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What are semantic barriers of communication?

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Last updated date: 13th Jul 2024
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Answer
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Hint :The study of meaning, signals, and symbols used in speech is known as semantics. The word comes from the Greek word "sema," which means "signs." Semantic barriers to communication are abstract impediments to communication that distort the sent message in ways that are not intended, making it difficult to understand.

Complete Step By Step Answer:
The semantic barrier in communication is the misinterpretation and ambiguity of meaning that prevents successful communication. It may take the shape of words, signs, or symbols. The term semantic comes from the Greek word "semantikos," which means "important." Semantics is an interdisciplinary field of research that deals with the metaphysical and logical underpinnings of language. Any form of contact can result in a semantic barrier. Individuals in small cultures and cultures in main will see the differences in context in vocabulary. As a result, at various stages, the semantic barrier is an essential component in communication theories.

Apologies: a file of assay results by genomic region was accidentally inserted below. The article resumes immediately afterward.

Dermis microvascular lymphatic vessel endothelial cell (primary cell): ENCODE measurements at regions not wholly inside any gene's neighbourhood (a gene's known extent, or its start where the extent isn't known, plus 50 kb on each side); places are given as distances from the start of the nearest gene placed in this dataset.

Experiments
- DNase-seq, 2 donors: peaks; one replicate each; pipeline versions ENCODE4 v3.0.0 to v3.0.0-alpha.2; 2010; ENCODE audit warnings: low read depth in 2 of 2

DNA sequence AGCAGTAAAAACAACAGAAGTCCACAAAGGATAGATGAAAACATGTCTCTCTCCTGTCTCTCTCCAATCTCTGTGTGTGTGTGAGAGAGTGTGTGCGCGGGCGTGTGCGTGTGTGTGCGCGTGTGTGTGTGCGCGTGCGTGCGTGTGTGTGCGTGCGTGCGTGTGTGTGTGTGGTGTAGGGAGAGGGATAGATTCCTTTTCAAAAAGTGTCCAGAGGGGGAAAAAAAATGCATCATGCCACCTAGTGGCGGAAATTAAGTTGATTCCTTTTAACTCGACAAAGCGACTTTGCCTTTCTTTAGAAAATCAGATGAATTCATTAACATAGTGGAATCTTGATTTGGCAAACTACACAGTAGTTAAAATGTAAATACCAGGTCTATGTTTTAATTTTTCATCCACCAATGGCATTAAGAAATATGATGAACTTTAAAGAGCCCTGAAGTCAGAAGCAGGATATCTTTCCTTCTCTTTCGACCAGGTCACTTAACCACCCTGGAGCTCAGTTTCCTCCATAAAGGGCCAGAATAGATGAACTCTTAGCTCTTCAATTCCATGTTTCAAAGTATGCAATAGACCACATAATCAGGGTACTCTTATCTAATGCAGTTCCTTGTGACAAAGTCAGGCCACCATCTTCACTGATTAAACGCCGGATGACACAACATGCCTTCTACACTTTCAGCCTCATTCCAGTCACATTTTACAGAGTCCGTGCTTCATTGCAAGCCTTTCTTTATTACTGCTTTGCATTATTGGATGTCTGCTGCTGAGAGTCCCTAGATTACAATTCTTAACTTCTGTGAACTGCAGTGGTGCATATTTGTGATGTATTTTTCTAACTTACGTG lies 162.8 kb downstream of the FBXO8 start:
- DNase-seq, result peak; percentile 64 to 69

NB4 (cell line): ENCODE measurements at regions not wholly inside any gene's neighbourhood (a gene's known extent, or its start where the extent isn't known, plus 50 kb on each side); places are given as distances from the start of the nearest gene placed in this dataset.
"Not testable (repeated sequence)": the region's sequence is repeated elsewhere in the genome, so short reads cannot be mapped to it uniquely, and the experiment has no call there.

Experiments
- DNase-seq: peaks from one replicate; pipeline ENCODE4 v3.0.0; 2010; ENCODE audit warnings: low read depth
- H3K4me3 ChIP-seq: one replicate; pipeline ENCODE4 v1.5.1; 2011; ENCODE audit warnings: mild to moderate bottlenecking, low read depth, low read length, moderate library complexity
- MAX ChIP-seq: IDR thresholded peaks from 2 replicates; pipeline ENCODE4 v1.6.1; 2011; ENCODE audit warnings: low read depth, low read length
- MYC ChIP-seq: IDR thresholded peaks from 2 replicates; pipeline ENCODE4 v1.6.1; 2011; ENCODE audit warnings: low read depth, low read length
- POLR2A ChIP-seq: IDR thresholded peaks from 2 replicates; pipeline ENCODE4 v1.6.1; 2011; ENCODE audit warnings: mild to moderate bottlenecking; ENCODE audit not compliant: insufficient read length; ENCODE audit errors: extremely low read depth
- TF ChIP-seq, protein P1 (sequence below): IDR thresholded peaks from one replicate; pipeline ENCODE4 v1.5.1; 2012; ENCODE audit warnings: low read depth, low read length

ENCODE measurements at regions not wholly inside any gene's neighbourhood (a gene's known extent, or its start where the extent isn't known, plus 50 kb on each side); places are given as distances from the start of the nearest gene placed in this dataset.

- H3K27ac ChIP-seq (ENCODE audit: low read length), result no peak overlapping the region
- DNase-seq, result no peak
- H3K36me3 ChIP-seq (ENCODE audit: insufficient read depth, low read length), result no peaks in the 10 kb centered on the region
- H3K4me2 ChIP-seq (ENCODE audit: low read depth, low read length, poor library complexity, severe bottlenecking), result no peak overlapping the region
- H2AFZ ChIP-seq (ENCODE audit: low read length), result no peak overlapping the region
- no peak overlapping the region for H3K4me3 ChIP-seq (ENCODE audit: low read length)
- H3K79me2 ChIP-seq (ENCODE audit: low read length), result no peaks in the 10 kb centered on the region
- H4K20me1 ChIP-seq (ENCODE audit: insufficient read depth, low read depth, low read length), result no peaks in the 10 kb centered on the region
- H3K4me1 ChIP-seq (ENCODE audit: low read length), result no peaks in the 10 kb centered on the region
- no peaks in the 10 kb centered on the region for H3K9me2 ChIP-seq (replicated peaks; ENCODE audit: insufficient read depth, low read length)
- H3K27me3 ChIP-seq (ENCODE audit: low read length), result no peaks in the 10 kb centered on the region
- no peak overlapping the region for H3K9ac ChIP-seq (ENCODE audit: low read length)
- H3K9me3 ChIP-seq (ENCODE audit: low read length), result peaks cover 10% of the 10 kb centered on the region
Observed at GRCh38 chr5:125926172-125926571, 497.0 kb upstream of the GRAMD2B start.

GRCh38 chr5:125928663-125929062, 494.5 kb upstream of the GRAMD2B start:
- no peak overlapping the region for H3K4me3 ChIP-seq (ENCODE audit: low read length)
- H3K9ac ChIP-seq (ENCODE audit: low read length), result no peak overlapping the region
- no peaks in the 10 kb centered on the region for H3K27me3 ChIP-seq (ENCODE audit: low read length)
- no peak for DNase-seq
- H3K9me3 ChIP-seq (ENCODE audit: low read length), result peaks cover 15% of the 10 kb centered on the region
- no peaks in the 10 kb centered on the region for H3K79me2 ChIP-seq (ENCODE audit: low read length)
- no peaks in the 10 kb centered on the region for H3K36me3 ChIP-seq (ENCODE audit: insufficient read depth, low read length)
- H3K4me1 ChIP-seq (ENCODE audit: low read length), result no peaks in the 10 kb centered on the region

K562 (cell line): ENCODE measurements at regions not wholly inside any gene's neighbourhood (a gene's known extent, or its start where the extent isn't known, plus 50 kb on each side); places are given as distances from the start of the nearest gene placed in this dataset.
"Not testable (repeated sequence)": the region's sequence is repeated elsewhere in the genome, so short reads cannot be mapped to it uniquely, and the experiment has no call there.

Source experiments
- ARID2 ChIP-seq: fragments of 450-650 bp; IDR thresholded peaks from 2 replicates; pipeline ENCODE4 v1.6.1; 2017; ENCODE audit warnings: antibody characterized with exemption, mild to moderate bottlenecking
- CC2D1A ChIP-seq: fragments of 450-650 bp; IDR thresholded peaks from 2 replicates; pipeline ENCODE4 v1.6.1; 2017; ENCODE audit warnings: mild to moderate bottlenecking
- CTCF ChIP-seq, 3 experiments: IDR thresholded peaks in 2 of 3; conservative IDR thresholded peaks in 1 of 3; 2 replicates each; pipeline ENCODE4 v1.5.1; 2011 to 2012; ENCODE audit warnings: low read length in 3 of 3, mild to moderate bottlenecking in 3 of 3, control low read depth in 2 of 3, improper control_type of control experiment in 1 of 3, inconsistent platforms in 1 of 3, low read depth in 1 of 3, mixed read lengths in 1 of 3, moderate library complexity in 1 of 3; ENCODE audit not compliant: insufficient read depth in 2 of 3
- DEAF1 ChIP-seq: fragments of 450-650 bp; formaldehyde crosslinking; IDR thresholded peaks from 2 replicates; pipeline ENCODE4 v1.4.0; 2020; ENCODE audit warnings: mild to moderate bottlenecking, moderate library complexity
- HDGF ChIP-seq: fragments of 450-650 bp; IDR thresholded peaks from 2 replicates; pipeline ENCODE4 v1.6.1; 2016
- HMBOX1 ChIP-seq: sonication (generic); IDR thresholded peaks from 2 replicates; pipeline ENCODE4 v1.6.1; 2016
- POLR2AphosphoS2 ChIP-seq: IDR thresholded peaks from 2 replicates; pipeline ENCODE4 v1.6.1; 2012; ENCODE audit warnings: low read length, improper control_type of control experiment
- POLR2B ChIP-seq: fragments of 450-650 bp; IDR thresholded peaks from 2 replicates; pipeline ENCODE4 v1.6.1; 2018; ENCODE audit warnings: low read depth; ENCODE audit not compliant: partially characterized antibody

There are two kinds of semantic contact barriers. The following are the details:
- Denotative barriers are those that are built on and induced by a word's direct meaning. When the sender and receiver differ on the definition of a term, this type of barrier arises. For young generation Facebook users, the term "comment" means something else than for older generations who have never used or are unaware of social media networking websites.
- Differences in the sense of the given term are referred to as connotative barriers. Words have inferred meanings termed connotative meanings in addition to their literal or lexical meanings. Connotations are only learned by personal understanding. Both the sender and the recipient are mindful of the word's meaning, but the conflict arises where the context, circumstance, and mood around the word differ. The sense of a word emerges from the relationship between the text and the context, not from the word itself. This hurdle becomes even more difficult to overcome because successful dialogue requires a shared interpretation of the significant context.
In the form of instant messaging, for example, common reaction terms such as "yes" or "hmm" are used to provide input. In the new media scene, the word "hmm" (non-lexical filler) from the recipient expresses consensus with the sender while still leaving space for conflict.

Note :
To prevent such semantic stumbling blocks, the communicator should use the most direct and exact term that will convey the same meaning to the receiver in the specified context. At the connotational level, the word's meaning is linked to the context. A complimentary expression can take on a connotative derogatory sense, causing the communication process to break down.